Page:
Thomson Reuters hosted its second Legal and Technology Procurement Conference last week. Here are some key takeaways from a panel session on how lawyers can overcome the challenges of digital disruption and adoption.
Understand the problem you are trying to solve
Writing a detailed problem statement is a vital first step. You need to focus on the problem that you are trying to solve and think about what the technology would really be used for. For example, if you are interested in cutting down email traffic, consider introducing collaborative tools like Slack and Microsoft Teams. If you want to reduce the number of copies of documents in the team or if version control is an issue, Google Docs may be a solution. Although panellists were broadly positive about these products, they acknowledged the difficulties of getting panel firms to adopt and use them.
Get the legal team onboard
Embracing new technology often means adapting to new ways of working and therefore lawyers need to demonstrate a willingness to change. One panellist outlined how 250 members of his legal team were outsourced to an alternative legal service provider (ALSP). Although in this instance most of the team made the transition to the ALSP, those implementing change should consider whether they have the right people in their team to manage ongoing disruption from new technology.
There are some simple but effective methods you can employ to encourage your team to embrace change. For example:
- Think about whether you can reframe the way your team views the change. Sometimes just altering the job titles of certain team members can have a positive impact. One panellist has re-named their paralegals “legal technologists”.
- Explain what is coming down the track and invest in training the team on the new technology. This may require using external trainers and investigating different training methods, such as podcasts.
- Remember that introducing technology is not merely a “tech” project but also a change management project. As with all such projects, it takes a good deal of repetition before people become comfortable with a new way of working. After the implementation, find out what is working well and not so well, and ensure the new technology is being used regularly to make it habitual.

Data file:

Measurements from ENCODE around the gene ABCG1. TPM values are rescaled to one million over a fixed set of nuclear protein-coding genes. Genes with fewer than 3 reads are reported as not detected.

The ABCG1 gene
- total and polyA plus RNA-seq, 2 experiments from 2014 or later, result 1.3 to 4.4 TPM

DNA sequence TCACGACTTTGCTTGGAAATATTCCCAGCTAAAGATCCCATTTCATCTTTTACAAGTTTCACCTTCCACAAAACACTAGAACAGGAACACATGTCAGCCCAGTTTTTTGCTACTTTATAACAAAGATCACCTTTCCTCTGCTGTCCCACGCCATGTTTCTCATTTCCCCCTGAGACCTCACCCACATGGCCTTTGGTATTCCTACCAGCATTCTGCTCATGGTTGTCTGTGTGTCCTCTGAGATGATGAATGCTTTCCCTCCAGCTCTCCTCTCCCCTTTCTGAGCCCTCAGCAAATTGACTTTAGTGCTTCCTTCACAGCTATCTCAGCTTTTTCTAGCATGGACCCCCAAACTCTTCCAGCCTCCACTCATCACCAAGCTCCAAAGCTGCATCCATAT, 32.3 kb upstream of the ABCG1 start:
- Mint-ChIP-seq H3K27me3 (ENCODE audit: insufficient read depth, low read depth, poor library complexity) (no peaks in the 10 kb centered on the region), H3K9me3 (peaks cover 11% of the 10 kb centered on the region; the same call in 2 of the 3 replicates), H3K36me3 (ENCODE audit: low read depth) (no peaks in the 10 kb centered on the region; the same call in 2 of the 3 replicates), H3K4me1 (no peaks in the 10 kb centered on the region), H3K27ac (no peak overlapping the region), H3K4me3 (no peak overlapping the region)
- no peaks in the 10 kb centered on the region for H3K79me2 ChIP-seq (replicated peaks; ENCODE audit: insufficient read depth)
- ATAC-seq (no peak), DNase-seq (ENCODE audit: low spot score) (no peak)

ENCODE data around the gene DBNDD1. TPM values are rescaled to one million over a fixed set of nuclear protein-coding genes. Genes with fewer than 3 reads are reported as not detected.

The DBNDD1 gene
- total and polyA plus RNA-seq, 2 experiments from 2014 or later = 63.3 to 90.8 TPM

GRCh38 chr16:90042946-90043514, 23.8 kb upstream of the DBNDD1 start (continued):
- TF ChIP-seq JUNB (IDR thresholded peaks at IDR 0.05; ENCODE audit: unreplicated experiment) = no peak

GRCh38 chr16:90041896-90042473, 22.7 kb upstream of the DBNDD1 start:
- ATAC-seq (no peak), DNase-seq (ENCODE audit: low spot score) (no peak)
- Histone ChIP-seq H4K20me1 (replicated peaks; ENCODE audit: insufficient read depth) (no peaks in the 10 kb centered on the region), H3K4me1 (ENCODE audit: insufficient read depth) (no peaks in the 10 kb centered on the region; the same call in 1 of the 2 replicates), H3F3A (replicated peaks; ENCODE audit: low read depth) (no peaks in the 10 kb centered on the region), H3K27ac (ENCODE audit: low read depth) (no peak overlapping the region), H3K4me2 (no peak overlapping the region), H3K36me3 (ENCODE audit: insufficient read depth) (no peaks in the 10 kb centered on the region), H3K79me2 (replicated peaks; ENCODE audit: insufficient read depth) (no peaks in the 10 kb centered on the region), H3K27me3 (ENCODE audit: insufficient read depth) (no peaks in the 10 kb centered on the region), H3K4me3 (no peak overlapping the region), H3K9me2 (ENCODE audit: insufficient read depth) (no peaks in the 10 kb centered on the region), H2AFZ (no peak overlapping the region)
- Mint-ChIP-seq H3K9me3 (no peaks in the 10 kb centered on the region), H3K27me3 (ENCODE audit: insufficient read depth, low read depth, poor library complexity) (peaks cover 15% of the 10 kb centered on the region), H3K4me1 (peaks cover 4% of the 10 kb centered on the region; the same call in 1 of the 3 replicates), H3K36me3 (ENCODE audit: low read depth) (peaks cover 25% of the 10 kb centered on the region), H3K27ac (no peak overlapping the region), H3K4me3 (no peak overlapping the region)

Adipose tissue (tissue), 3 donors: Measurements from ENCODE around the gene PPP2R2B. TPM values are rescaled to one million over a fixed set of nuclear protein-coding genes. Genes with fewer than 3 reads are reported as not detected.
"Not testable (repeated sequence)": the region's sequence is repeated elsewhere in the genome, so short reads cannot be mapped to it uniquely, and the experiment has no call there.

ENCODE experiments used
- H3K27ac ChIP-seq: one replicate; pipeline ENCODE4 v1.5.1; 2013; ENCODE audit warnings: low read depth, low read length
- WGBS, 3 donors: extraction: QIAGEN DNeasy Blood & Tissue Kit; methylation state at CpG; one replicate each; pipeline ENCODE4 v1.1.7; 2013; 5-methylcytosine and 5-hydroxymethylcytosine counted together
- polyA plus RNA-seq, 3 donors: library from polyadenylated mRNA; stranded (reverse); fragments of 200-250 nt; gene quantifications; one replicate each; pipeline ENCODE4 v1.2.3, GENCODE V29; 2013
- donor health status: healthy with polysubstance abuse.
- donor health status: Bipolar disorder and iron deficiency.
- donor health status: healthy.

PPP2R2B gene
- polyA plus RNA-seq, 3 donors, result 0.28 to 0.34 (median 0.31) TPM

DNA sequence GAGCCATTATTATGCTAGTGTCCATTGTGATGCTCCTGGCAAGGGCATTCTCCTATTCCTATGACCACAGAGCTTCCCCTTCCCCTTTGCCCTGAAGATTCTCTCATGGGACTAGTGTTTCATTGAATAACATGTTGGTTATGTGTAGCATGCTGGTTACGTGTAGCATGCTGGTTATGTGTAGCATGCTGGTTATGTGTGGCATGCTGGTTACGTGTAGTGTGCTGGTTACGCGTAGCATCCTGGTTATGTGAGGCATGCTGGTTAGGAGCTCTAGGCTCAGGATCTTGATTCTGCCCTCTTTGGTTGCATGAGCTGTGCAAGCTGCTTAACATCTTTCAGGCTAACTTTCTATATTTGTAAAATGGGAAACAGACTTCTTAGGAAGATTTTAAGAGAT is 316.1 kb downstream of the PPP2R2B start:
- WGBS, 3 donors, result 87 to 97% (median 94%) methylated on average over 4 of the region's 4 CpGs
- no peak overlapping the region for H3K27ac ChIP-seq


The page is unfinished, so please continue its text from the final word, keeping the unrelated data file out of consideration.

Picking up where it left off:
Evaluating legal tech
There are now 1500+ legal tech start-ups and, unsurprisingly, lawyers struggle to know where to start when trying to evaluate their options. They are rightly concerned about “backing the wrong horse” and are unsure whether the available technology is good enough. One panellist suggested starting small, being prepared to fail (quickly) and concentrating on demos and limited pilots.
Another recommended using your networks to discuss the different technologies, specifically referencing the Disruptive GC Network. This approach can provide a certain level of confidence when selecting a product if you know that a peer in a similar situation has used and recommended it. Wider networks also enable you to take learnings from other industries.
For further information, see Practice note, Demystifying legal technology.
Use what is already available
Before contemplating investing in any new technology make sure you look at the technology that other business functions (such as Procurement and IT) are already using and, where possible, adopt that tech. Other business functions (for example, HR and Finance) may have already undergone digital transformation projects, so try and learn from their experiences.
One panellist leveraged Sharepoint and used it to build a tool that automated NDAs. The tool was pushed out to the business and saved many lawyer hours and, ultimately, a lot of money for the business.
Build the business case for technology investment
The in-house legal team is often fighting other internal stakeholders for budget. It’s therefore crucial that you spend time building a strong business case for your new technology investment. See Practice note, Building a business case for new technology investment.
Demonstrate a return on the investment
It’s equally important to show a return on your investment. Make sure you use data to demonstrate what has been achieved and talk to the business (particularly Finance or the CEO) in a language that they understand. For example, use visuals (such as pie charts or graphs) to illustrate the data. One panellist remarked that it was important to “choose your metadata wisely”. Pick the data that will be most relevant for the business, not for Legal. For example, information on:
- Working capital.
- Cash flows.
- Time savings.
Don’t be daunted
Finally, embrace the fact that London is currently a world centre of legal technology. Leverage your networks, educate yourself, and apply the decision-making skills you have been developing all your legal career.